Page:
Unopposed for post despite waning popularity, struggling economy
TOKYO: Japanese premier Shinzo Abe was on Tuesday reelected head of the ruling Liberal Democratic Party, despite falling popularity over efforts to expand the military’s role and a stuttering economy.
The 60-year-old conservative, who swept to power in late 2012, ran unopposed in the leadership election, which is held as a matter of course every three years.
Following the vote, the prime minister vowed to press on with his plan to fix the economy and said his Abenomics growth blitz was only “halfway” done.
But the remarks came just hours after revised GDP figures showed the economy shrank 0.3 percent last quarter, underscoring how his efforts to conquer years of deflation and laggardly growth have stumbled.
“Employment and incomes are both getting stronger. The remaining (task) is to keep this virtuous economic cycle going so people feel that a recovery in under way and that the exit from deflation will drive future economic growth,” Abe said ahead of Tuesday’s vote.
If he holds on to power until September 2018, Abe will become Japan’s longest-serving prime minister since Eisaku Sato, who served between 1967 and 1974.
Abe served as premier for just one year from 2006 before he stepped down owing to ill health and a series of scandals in his party, setting off a string of short-lasting leaders until his re-election in late 2012.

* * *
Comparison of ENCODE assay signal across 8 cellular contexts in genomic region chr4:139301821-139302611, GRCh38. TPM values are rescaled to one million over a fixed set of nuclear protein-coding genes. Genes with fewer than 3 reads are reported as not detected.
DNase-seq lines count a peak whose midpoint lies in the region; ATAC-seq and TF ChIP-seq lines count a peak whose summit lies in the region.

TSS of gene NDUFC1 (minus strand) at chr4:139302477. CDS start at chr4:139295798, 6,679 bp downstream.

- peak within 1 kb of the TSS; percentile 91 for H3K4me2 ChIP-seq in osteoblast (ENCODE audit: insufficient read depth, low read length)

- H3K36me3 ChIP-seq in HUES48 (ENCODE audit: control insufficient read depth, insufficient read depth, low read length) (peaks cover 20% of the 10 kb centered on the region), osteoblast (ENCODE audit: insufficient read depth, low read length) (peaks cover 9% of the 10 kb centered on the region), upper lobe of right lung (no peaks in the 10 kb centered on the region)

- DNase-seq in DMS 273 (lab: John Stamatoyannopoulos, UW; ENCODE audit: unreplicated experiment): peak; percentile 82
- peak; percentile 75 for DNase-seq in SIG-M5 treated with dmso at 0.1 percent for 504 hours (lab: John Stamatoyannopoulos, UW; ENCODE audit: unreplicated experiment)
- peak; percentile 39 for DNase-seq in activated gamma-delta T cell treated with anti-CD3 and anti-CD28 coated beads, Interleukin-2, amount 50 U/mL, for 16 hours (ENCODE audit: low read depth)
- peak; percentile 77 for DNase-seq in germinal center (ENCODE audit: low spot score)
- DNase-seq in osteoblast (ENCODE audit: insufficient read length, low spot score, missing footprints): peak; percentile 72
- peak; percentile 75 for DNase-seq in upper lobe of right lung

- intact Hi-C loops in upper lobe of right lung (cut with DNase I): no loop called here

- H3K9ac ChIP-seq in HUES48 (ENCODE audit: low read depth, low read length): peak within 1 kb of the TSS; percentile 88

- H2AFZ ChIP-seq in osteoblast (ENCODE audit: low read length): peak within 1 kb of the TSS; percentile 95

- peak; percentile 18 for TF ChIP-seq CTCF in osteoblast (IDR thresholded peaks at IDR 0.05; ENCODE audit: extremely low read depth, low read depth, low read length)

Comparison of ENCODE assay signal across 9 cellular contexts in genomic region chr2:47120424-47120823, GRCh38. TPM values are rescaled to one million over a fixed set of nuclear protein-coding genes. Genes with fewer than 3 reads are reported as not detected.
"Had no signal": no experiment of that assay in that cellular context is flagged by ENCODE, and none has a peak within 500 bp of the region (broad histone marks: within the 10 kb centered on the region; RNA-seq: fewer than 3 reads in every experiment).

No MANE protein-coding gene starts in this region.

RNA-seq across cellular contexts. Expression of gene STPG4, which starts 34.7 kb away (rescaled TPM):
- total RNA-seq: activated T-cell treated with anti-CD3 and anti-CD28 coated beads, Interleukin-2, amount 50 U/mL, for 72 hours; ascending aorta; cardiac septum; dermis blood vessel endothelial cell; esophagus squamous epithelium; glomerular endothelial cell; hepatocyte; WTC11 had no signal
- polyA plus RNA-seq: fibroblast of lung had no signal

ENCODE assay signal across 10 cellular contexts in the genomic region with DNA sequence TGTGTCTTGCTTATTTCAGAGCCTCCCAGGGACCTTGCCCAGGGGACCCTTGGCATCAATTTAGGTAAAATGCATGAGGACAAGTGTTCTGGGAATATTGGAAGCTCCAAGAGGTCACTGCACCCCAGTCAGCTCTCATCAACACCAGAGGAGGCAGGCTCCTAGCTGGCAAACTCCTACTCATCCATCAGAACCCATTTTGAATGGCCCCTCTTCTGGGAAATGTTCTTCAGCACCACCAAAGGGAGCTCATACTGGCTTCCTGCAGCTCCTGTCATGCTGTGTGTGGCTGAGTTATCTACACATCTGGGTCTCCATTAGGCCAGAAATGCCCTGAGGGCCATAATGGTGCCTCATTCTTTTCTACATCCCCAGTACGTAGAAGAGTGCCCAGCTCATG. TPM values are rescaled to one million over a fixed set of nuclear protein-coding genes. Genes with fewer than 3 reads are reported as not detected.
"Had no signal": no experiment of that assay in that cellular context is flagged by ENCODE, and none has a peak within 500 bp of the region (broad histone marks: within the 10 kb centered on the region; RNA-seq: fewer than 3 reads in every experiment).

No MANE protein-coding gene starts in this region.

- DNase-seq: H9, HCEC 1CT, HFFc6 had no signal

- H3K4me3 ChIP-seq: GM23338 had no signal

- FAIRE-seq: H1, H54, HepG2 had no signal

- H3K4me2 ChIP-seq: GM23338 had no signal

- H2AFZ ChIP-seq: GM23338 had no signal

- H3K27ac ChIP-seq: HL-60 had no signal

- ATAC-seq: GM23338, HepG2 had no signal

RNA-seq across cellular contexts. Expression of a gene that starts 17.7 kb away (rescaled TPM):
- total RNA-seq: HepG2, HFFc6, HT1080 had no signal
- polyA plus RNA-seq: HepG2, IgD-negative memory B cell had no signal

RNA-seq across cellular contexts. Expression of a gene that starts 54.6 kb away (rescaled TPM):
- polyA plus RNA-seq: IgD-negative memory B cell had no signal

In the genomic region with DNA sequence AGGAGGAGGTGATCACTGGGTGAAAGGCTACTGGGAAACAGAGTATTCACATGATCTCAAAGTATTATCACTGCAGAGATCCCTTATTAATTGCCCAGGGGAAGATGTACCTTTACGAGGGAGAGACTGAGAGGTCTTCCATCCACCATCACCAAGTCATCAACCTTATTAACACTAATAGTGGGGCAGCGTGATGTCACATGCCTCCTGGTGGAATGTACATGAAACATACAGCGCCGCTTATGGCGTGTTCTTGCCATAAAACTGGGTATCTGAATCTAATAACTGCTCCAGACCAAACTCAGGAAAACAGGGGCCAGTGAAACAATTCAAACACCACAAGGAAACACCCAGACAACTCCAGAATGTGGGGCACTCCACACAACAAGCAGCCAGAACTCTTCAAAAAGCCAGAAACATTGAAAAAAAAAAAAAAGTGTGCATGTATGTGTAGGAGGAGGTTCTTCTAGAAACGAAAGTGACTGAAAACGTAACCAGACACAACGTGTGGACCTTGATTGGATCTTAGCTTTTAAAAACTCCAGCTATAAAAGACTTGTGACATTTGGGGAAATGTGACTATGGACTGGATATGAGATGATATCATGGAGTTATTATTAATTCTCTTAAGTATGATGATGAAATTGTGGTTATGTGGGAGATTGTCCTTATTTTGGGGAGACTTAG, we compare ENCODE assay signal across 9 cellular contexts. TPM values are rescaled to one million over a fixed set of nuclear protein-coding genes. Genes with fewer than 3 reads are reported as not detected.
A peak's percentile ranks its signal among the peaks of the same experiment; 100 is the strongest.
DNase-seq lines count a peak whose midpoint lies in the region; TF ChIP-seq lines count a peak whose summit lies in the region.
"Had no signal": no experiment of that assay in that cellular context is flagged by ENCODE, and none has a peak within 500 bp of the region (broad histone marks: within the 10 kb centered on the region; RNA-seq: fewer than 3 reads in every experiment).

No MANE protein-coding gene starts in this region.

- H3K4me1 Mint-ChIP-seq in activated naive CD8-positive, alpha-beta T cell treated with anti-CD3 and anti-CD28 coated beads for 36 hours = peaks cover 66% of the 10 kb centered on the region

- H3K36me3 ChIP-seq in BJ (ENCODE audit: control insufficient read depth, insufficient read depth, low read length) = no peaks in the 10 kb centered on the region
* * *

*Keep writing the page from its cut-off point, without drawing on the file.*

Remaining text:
But Abe is again facing declining popularity as public opposition swells over security bills that could put Japanese troops into combat for the first time since the end of the war.
He faces upper house elections next year, and he may decide to call a snap general election sometime between now and when his fresh three-year term expires.
Abe’s first major re-election challenge will be ramming the unpopular security bills through parliament, possibly as early as next week.
The changes have set off protests by tens of thousands of people and even a hunger strike by a group of Tokyo university students.
Under the proposed new rules, Japan’s Self-Defense Forces could go into battle to protect allies — so-called collective self-defense.
Critics argue that they could drag Japan into distant foreign wars even if there was no direct threat to the country or its people.
Abe and his supporters say the bills are necessary to deal with a changing security environment marked by an increasingly assertive China and unpredictable North Korea.
A constitution imposed by occupying US forces after World War II barred Japan’s military from combat except in self-defense.